The Sea to Sky Highway
View from Britannia Beach

At Squamish we leave the coast and start to make progress up into the mountains. The climbing is steep in places and then we’re dropped down to have to climb up again. Usually a descent is a good thing but when you know you need to be getting higher it feels like taking two steps forward and one step back. The altitude we’ve earned is cruelly snatched away and then has to be worked for all over again.

There are various water features to use as an excuse for a break along the way including Shannon Falls, Alice Lake and Brandywine Creek. The last of which provides a much needed bottle top up opportunity as the 38 degree heat is making this a thirsty business.

Shannon Falls

We’re glad to get to Whistler Village by late afternoon and refuel on birthday cake flavoured ice cream and Poutine cheesy chips. The exercise to calorie ratio being brought rapidly back into balance. We soon discover that the Wanderlust festival is in full swing, a celebration of all things yoga and alternative. The punters for this make for a stark contrast from the usual set of downhill mountain bikers that hang around Whistler in the summer. Half the people are walking around in coloured tights with foam mats under their arms while the other half are in body armour with full face helmets under their arms.

Arriving in Whistler
Extreme Yoga-ists and Zen Mountain Bikers

We emerge from our covert campsite in the woods in the morning to be greeted by the sight of 50 people in the downward dog position. Back in the village we board a cable car that whisks up to the top of Whistler mountain. The famous bike park is a bit too extreme for the tandem so we’re venturing out on foot and hike around the peak on the ‘High Note Trail’. All around us are the Coastal mountains with bright green glacial lakes sitting amongst the endless pine forests. We pick our way along the rugged path and over pink tinged ‘watermelon’ snow before catching the Peak to Peak cable car to neighbouring Blackcombe mountain. Laying claim to being the highest  cable car in the world as well as the longest single span, we can add it to our list of world beating cable cars that we’ve ridden.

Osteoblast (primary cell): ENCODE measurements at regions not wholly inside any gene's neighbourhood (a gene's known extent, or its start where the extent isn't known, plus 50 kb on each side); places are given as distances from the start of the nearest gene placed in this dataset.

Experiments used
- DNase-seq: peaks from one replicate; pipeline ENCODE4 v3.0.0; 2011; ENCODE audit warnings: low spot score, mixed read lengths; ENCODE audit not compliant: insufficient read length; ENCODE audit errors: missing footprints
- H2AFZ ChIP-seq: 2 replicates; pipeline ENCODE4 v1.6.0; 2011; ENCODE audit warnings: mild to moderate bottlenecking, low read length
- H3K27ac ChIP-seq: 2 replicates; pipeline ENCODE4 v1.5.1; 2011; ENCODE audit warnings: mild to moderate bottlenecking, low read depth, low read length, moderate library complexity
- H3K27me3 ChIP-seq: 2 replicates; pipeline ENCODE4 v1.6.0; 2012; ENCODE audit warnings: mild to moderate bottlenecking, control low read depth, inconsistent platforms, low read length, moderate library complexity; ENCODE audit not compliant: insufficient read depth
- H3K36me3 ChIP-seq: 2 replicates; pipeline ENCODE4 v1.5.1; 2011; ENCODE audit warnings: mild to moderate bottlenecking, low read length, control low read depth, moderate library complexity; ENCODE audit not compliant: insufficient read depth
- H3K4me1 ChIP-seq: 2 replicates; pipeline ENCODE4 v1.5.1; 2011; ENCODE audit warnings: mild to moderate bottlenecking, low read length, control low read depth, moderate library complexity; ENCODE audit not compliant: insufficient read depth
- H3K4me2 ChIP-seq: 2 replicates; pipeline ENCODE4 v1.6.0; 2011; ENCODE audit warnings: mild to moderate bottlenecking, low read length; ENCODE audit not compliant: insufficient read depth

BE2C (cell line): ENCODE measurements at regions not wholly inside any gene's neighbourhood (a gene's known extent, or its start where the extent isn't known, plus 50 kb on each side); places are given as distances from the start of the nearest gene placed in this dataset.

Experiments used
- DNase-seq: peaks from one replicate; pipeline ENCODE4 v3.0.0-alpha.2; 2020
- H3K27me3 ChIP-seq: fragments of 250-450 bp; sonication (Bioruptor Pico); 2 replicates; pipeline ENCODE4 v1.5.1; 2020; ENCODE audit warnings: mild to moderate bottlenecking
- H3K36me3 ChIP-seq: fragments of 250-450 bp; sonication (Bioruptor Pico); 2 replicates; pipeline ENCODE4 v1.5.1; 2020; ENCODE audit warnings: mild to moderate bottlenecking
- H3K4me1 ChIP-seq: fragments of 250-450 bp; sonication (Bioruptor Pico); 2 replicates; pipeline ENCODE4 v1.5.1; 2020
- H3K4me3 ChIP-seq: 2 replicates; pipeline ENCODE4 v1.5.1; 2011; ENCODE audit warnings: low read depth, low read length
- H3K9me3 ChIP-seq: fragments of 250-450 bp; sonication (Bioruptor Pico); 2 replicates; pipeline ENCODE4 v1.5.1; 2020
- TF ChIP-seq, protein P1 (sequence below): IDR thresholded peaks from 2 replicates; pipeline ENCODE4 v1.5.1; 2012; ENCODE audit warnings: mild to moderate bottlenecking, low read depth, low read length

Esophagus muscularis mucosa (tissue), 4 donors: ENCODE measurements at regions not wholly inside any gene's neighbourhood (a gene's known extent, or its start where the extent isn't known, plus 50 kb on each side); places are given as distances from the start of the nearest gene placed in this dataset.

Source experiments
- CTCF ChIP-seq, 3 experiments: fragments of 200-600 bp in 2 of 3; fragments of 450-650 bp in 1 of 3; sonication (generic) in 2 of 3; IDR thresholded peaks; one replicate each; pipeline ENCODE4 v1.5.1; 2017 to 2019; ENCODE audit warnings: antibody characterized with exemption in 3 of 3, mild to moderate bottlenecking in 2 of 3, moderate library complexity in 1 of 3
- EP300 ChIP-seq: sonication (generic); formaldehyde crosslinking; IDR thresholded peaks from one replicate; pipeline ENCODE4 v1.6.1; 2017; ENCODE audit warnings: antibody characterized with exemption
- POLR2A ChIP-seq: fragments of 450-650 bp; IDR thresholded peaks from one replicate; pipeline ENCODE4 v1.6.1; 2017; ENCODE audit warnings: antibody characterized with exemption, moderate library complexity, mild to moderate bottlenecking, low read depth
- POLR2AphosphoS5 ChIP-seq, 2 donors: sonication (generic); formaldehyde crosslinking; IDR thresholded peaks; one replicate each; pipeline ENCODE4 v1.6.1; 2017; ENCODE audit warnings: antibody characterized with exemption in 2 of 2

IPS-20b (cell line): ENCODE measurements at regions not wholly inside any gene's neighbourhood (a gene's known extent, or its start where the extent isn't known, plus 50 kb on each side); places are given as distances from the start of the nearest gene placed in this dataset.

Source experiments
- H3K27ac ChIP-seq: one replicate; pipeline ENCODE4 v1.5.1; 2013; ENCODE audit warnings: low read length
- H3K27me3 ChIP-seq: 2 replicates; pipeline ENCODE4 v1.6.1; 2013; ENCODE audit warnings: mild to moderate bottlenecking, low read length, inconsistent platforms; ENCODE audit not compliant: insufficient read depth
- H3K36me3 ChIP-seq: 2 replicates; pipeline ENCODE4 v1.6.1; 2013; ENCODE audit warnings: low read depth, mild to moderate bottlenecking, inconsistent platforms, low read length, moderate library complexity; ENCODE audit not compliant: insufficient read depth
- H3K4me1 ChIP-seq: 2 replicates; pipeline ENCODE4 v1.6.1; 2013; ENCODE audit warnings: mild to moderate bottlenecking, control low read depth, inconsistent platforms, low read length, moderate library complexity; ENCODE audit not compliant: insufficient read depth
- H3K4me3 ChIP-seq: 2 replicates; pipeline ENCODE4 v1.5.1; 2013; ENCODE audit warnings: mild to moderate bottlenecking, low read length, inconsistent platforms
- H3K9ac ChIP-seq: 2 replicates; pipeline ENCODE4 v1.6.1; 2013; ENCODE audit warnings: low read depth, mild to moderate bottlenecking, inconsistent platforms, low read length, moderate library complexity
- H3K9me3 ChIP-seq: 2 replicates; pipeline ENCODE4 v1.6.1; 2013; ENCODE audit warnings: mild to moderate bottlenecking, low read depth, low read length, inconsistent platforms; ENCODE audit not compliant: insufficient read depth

Toes to the sky
Bike school for the brave
On the High Note trail
Cheakamus Lake
High Note Trail
More mountain views from The High Note Trail
Lunch at Altitude

 

Alpine meadow
Are we lost?
Peak to Peak cable car
View from the Peak to Peak
2nd place is first loser

On our way back down to the village our chairlift passes over a ski piste and busy foraging in the grass  is a black bear. Luckily he seems oblivious to the juicy snacks that are passing overhead like sushi on a conveyor belt. Finally we get the bear sighting we’ve been looking out for since Hokkaido and luckily from a safe vantage point.

Bear!

The musical element of the festival includes a free concert from Jose Gonzalez which comes as a nice surprise in the evening and The Carnival Band keep the party going afterwards. Whistler knows how to lay on a good show both in the winter and the summer.

Nodding to the tunes of Jose Gonzalez
Olympic Standard Party